The Barbarian Book Club: Book of the Month (November 2020): Zen and The Art of Motorcycle Maintenance – Robert M. Pirsig

Before anything else, November marks the last leg of my fundraiser. I’m well aware of the skepticism regarding this fundraiser but, if you could help us, I would surely appreciate it. 

Please check out the link for all the details. Thank you!

https://gogetfunding.com/help-me-save-my-mothers-house/

Oh, and don’t forget to like and subscribe! It helps a lot!

Greetings Barbarians! Long days and pleasant nights.

What is quality? What is “betterness”? What is sound and most importantly, what is not sound? What is the difference between ethics and morals? Is art a purely subjective matter as science is a rational one? Do ghosts exist? 

In life, we have so many questions as much as there are answers. It is in science’s nature to answer as much as to question. The more we answer the more questions arise, that is the nature of life.

I have been reading Zen and the Art of Motorcycle Maintenance (ZAMM) for some time now. Between my tight schedule, I’m having some difficulties allotting time for my reading. Writing about ZAMM is quite overdue if you ask me. So after all this time, I get to finally do it.

Fun fact, would you believe that I got my copy from a used books store for 8 pesos, that is 17 cents in the US. I still find it absurd how people value something, not that I am complaining. 

Lucky for me. 

Like The Alchemist, I do not review the books that I revere. I am not positive about giving it the justice it deserves. I will leave the butchering of select books to the seemingly conceited. 

I love philosophical fiction as much as I love detective and comic book stories. It is a great practice to read something that tests your perception of the world. 

“The place to improve the world is first in one’s own heart and head and hands, and then work outward from there.”
― Robert M. Pirsig, Zen and the Art of Motorcycle Maintenance: An Inquiry Into Values

Published in 1974 and written by Robert M. Pirsig, Zen and the Art of Motorcycle Maintenance is a fictionalized autobiography that explores the metaphysics of quality. It is a story of a man and his son on a motorcycling trip that also serves as a journey towards self-discovery.

If someone is ungrateful and you tell him he’s ungrateful, okay, you’ve called him a name. You haven’t solved anything.

Robert M. Pirsig, Zen and the Art of Motorcycle Maintenance: An Inquiry Into Values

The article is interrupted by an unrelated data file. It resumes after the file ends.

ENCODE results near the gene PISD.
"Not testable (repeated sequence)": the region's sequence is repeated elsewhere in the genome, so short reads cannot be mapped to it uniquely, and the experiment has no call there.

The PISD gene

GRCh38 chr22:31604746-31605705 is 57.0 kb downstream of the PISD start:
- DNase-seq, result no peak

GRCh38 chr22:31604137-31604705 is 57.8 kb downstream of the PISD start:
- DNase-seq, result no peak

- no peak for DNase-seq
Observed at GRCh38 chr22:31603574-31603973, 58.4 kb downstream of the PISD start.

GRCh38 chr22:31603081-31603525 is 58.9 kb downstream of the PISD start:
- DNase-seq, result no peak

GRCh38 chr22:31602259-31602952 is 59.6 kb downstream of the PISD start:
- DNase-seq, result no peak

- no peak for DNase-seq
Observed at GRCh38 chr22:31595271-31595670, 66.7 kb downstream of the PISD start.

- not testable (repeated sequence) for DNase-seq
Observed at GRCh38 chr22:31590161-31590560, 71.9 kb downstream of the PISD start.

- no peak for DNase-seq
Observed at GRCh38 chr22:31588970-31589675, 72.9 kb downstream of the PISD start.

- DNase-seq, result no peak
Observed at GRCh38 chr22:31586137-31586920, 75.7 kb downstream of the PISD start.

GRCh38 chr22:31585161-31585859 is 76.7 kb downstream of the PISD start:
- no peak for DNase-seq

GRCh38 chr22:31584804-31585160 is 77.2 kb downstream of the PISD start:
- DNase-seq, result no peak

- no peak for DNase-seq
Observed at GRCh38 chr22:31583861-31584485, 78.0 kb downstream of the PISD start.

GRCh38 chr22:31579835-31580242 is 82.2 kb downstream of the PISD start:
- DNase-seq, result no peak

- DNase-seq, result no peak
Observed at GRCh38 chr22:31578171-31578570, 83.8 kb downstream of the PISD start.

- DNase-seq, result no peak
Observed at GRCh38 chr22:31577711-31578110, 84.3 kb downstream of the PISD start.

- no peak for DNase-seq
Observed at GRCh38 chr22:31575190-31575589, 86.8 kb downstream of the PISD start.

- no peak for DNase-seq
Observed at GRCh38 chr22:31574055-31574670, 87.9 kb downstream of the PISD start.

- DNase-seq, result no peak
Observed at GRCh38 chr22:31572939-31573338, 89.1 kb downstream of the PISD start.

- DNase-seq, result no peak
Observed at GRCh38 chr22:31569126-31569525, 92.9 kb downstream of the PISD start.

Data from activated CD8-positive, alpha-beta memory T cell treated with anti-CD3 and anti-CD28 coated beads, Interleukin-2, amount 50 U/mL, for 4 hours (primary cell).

With Cancel culture prevailing today, it is time to write about the book. It is time to talk about the divide that has been festering us like maggots inside a wound. I need it to be clear that there are conditions that are completely wrong in a natural sense. Then some believe something is wrong because it goes against their perceived reality.

My perceived reality is the basis of most of my work. Some may see it as fair and some may see it as wrong, and there is nothing wrong with that. That is how the world works, we have the freedom to hold our conclusions. What is wrong is to hurt somebody because their perception of reality goes against the other’s perceived reality.

The real purpose of the scientific method is to make sure nature hasn’t misled you into thinking you know something you actually don’t know.

Robert M. Pirsig, Zen and the Art of Motorcycle Maintenance: An Inquiry Into Values

Natural truth: the Earth is round, up is up, and down is down.

Perceived truth: white is better than black and vice versa (unless proven otherwise and yes, I’m talking about the color).

A plant needs water, sunlight, and nutrition (fertilizer) to survive. If you stick a plant inside a closet despite giving the purest of water and the best fertilizer, it still dies. Yes, there are exceptions but that doesn’t make the statement false. 

An idiot is an idiot because he is an idiot. I have seen enough to conclude that it doesn’t matter which line an idiot stands. If he continues his idiocracy then he will still be an idiot. Yes, there are exemptions to the rule, but some seemed intent on the exemptions rather than the rule. Rather than seeking commonality, some are more intent on seeking divisiveness. 

You are never dedicated to something you have complete confidence in. No one is fanatically shouting that the sun is going to rise tomorrow. They know it’s going to rise tomorrow. When people are fanatically dedicated to political or religious faiths or any other kinds of dogmas or goals, it’s always because these dogmas or goals are in doubt.